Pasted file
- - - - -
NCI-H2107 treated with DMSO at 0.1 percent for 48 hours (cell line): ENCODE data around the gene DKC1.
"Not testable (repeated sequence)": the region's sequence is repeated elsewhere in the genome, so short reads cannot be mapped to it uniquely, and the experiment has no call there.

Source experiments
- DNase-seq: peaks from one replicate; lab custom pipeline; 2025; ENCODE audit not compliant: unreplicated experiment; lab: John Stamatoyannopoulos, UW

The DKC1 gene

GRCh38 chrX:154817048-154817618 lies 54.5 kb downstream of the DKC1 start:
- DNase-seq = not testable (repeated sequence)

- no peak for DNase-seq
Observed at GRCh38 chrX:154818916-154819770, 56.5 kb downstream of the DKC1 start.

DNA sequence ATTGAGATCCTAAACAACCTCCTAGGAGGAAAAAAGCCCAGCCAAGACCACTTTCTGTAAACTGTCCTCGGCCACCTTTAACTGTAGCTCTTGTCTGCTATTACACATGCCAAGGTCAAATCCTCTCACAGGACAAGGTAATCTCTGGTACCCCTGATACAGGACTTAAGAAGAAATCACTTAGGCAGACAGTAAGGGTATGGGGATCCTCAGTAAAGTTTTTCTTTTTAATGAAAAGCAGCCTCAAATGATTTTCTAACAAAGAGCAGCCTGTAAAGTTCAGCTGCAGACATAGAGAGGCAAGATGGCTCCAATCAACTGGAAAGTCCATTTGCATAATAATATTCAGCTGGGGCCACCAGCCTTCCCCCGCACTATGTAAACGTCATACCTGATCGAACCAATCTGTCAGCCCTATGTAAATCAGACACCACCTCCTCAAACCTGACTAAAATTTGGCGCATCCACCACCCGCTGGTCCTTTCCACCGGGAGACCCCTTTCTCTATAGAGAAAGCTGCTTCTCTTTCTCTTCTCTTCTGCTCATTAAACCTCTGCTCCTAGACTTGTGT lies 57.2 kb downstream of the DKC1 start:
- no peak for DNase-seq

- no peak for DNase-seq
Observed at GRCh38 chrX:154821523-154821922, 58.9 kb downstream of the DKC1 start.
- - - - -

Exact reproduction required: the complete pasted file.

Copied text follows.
NCI-H2107 treated with DMSO at 0.1 percent for 48 hours (cell line): ENCODE data around the gene DKC1.
"Not testable (repeated sequence)": the region's sequence is repeated elsewhere in the genome, so short reads cannot be mapped to it uniquely, and the experiment has no call there.

Source experiments
- DNase-seq: peaks from one replicate; lab custom pipeline; 2025; ENCODE audit not compliant: unreplicated experiment; lab: John Stamatoyannopoulos, UW

The DKC1 gene

GRCh38 chrX:154817048-154817618 lies 54.5 kb downstream of the DKC1 start:
- DNase-seq = not testable (repeated sequence)

- no peak for DNase-seq
Observed at GRCh38 chrX:154818916-154819770, 56.5 kb downstream of the DKC1 start.

DNA sequence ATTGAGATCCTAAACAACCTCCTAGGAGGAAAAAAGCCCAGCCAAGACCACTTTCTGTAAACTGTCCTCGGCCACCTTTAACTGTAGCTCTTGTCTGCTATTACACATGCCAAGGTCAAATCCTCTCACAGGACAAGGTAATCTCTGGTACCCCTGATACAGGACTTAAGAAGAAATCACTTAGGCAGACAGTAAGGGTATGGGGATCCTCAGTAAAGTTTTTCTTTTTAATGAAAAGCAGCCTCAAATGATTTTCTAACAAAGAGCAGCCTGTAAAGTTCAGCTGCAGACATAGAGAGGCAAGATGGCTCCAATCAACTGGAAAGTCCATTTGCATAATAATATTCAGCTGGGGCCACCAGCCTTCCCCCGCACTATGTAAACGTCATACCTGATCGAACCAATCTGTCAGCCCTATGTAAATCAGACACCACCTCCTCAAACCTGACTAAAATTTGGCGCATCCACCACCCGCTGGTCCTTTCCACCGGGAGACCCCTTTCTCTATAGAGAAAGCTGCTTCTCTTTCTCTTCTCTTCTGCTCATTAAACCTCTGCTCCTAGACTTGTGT lies 57.2 kb downstream of the DKC1 start:
- no peak for DNase-seq

- no peak for DNase-seq
Observed at GRCh38 chrX:154821523-154821922, 58.9 kb downstream of the DKC1 start.